Posting your thoughts on someone else's work immediately after posting some of your own is probably in bad form, but oh well. I'm not claiming I'm any better or worse or anything. Just a disclaimer.
Recently, I just finished a book by Erin Morgenstern called The Night Circus. Now, if I didn't know better, I'd guess that Erin Morgenstern were a pen-name. I mean, how awesome is it to have the last name "blackstar?" Erin Blackstar. German is an awesome language, isn't it? Damn recht es ist.
The story itself is a romance framed by a contest between the disciples of two magicians, who are out to answer the question of whether sorcerers or wizards are stronger once and for all.
Of course, the story has nothing to do with D&D, but the two magicians certainly lie on that dichotomy. Marco is the wizard, and his reliance on spellbooks (not in the traditional sense, mind you) and power sources gives him a large amount of control and autonomy, but little at-will power. Celia is the sorcerer, her power limited on the upper bound by raw force of will, and on the lower bound by self-control and self-knowledge.
Inevitably, they fall in a nominally all-consuming love, and inevitably, the plot comes in between them and happiness. I have no deep and abiding love for romance novels, but I appreciate the well done ones, and the Night Circus, hypothetically, has some interesting things going for it.
For one, I am a huge fan of stories that use magic thematically rather than solely as plot propellant or setting window dressing. Magic in this world is complicated and makes it much easier to make serious mistakes. It is a constant drain on both contestants to maintain the circus. At least, we're told this, but I don't think either of these points are ever driven home, even if the plot elements are there. The one time when magic amplifies ordinary drama beyond its normal scope, when the novel actually demonstrates how easy it is to mess up with magic, it feels very much like douche ex machina. We never are given a decent explanation for why a certain character incites another to go murder a certain other one. It's just something that happens.
And really, that explains a lot about how the characters act in this novel. For main characters who carry literal scars with them from their past, they've got themselves very much together, and aren't seen really doing anything that isn't required explicitly by the plot. You'd think they'd be full of wonderfully interesting quirks and insecurities and motivations beyond the challenge, but they really don't. There is extraordinarily little character drama going on here. It's just them versus the plot, and the plot inevitably wins.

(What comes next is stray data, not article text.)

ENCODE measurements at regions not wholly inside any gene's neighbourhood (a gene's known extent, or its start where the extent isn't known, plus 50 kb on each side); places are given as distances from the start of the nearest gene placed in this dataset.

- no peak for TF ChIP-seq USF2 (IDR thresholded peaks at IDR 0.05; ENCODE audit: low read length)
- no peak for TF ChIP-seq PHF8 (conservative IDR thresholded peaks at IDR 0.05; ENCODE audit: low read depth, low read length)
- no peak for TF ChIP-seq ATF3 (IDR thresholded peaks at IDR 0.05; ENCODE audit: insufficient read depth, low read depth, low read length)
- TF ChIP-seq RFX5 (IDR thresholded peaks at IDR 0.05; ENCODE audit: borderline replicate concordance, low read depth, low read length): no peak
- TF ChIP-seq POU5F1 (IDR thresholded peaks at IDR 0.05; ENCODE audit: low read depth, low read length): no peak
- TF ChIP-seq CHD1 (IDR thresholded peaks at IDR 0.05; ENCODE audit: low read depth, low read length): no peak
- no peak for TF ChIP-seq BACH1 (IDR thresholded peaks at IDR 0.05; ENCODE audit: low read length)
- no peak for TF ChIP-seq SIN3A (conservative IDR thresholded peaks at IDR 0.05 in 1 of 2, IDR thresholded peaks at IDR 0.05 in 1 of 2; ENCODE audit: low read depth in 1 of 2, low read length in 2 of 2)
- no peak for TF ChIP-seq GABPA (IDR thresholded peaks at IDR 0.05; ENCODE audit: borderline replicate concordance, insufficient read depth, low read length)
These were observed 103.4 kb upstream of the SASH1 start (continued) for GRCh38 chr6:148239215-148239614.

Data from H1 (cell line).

All of this ends up with an author filibuster as delivered through a one-sided conversation between A.H. and Widge (not the Cyberchase character...oh god, why do I even still remember that show?). I really wish Widge had provided a more contrasting point of view in that tract. That would have made it a lot stronger, I think. As is, the story doesn't really have much in the way of commentary on anything except the context this final conversation gives, but what was there wasn't...bad...per se, but it was a bit hollow, and along with the unsatisfying love story with the unsatisfying characters, this only leaves the story one leg to stand on.
The writing itself.
Which is pretty awesome. It maintains atmosphere extraordinarily well. The surrealism of the circus is handled quite well, even if it does seem a tad obsessed with the smell of caramel (is it a metaphor or something?). The story is structured in a non-linear fashion that at first seems unnecessary but eventually becomes understandable as a creative choice. The world-building is convincing and sets a very interesting stage that deserved an equally interesting cast. I would love to see another story, written with these same premises, in this same narrative voice. I hope Ms. Morgenstern (power metal riff here) revisits this world at some point, maybe in a short story.
So I guess my overall reaction is that this isn't a really bad story. It's not, even if I'm critical of it. I'm critical of it because of how much better it could have been. I did enjoy listening to it very much, and I suppose I can still give it some sort of recommendation, just on account of its writing style. I just wish it did something more.